Matt Cook is editor-in-chief of Daily Medical Discoveries. Matt has been a full time health researcher for 26 years. ABC News interviewed Matt on sexual health issues not long ago. Matt is widely quoted on over 1,000,000 websites. He has over 300,000 daily newsletter readers. Daily Medical Discoveries finds hidden, buried or ignored medical studies through the lens of 100 years of proven science. Matt heads up the editorial team of scientists and health researchers. Each discovery is based upon primary studies from peer reviewed science sources following the Daily Medical Discoveries 7 Step Process to ensure accuracy.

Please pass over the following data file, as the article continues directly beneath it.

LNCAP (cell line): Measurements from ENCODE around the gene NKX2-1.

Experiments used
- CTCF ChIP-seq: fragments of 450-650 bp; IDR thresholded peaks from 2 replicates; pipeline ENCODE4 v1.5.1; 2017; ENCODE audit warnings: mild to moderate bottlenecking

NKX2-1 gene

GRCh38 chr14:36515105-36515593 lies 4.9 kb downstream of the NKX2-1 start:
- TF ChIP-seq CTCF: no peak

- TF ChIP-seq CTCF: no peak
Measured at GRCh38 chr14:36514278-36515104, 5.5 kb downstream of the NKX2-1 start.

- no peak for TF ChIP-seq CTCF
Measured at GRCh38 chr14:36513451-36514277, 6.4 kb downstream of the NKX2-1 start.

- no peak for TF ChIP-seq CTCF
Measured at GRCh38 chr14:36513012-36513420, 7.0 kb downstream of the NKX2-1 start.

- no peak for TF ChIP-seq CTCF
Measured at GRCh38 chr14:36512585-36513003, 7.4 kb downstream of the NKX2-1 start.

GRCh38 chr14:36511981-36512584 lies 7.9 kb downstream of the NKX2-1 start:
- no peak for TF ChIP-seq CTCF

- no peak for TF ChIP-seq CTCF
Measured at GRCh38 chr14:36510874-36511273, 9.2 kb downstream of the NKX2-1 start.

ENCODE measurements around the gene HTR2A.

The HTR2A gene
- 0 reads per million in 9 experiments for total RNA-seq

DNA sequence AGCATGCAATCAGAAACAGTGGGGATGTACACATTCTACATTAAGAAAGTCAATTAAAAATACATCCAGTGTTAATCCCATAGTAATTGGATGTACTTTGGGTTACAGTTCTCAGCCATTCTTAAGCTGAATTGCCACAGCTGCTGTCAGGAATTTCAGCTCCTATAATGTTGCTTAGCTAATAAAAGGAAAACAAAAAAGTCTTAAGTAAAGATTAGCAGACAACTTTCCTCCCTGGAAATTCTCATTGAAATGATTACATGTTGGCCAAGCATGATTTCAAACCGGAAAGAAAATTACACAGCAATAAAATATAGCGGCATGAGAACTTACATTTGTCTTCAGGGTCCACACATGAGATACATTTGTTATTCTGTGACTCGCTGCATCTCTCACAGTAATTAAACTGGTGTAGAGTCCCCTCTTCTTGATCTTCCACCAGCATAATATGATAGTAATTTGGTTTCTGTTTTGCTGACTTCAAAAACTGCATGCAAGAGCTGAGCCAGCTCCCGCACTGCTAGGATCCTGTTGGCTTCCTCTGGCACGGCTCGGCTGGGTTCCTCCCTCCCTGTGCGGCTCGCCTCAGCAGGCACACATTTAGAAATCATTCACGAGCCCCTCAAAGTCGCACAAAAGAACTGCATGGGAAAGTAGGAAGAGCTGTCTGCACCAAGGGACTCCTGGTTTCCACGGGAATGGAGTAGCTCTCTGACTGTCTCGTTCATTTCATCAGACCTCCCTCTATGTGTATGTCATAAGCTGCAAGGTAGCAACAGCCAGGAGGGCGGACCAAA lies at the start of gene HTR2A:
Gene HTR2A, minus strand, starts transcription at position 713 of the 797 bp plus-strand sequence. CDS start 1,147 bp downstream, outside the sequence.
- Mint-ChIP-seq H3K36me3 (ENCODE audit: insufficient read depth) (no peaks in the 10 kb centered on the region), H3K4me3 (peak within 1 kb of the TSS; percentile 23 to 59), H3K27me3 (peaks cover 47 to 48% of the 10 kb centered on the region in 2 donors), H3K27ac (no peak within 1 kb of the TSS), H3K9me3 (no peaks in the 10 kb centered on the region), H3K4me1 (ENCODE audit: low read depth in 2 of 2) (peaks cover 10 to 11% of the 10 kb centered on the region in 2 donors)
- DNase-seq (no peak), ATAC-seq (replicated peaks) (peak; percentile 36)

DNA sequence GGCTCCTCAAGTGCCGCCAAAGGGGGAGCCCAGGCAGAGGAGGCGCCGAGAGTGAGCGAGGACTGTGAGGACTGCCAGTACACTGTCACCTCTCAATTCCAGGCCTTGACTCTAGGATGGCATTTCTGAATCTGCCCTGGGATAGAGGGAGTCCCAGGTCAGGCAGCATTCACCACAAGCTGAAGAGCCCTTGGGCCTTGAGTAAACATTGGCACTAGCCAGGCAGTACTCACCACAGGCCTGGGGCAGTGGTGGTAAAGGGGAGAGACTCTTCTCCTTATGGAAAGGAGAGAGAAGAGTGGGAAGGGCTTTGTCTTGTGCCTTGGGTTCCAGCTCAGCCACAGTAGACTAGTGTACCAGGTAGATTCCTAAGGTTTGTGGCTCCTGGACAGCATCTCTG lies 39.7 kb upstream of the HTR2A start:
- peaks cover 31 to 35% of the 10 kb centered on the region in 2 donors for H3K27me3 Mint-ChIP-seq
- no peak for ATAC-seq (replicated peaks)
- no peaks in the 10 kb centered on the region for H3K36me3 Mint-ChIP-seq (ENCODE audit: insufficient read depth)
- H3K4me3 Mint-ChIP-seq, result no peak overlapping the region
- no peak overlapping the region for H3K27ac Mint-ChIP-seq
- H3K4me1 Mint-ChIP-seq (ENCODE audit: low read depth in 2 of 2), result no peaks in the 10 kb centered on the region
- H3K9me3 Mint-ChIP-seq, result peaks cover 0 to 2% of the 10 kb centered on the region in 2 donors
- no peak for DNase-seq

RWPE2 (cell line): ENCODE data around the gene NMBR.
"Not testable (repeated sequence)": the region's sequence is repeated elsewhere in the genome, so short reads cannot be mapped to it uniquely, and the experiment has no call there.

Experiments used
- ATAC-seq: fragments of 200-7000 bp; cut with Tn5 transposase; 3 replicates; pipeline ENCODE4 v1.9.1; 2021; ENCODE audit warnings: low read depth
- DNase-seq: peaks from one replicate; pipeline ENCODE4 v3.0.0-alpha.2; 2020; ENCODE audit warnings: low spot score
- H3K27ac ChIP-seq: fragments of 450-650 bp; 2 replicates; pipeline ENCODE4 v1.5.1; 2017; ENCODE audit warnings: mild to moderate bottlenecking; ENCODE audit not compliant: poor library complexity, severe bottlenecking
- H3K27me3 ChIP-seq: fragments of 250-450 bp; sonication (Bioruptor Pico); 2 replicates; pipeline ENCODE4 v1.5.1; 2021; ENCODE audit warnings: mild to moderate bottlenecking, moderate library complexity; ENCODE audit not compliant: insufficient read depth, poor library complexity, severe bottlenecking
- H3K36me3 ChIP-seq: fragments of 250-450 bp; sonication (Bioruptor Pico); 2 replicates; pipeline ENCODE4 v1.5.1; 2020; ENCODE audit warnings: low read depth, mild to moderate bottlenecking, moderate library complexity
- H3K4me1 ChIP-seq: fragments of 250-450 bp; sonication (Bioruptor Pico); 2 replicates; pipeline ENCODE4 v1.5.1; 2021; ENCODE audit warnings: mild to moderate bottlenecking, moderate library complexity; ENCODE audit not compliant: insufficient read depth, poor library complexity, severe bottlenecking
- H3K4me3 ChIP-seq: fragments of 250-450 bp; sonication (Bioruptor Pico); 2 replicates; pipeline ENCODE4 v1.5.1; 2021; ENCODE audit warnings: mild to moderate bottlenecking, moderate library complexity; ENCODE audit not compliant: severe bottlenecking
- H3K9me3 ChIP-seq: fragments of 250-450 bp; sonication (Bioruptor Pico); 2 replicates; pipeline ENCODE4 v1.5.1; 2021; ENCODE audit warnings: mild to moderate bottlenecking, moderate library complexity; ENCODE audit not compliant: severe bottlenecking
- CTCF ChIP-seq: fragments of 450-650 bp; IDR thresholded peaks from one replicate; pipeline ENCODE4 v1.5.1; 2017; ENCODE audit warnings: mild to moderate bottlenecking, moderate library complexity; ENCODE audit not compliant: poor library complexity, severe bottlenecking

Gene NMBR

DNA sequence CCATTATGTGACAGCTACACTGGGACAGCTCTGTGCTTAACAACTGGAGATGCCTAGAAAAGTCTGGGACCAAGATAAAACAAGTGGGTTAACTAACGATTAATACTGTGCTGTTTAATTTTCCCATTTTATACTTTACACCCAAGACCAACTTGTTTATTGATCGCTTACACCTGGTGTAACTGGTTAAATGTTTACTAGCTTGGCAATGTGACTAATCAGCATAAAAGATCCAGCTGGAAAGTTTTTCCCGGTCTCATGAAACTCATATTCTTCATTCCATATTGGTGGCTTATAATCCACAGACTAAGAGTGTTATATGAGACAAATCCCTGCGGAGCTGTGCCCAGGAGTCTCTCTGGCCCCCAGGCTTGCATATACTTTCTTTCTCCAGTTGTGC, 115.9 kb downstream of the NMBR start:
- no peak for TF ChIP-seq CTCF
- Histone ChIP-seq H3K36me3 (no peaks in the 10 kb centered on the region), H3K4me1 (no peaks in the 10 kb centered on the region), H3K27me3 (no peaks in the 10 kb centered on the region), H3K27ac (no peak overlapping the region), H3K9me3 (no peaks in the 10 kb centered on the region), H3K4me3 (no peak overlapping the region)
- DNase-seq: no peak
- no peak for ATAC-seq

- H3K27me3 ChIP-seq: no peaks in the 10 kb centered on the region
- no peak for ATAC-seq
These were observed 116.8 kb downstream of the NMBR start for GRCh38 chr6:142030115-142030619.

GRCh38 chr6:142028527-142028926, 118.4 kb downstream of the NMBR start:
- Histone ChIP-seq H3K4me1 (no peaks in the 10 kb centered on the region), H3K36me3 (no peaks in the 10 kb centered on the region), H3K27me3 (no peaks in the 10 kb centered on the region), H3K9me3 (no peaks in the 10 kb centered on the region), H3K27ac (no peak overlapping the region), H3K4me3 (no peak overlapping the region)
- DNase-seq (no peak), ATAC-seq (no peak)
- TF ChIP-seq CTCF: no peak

Cost and Outcome of Behavioural Activation versus Cognitive Behavioural Therapy for Depression (COBRA): a randomized, controlled, non-inferiority trial 
http://www.thelancet.com/journals/lancet/article/PIIS0140-6736(16)31140-0/fulltext 

https://www.healthline.com/health/masturbation-and-testosterone 

https://www.nateliason.com/testosterone-timing/ 

https://www.testosteronesite.com/guides/masturbation-and-testosterone/ 

1. How are masturbation estrogen related?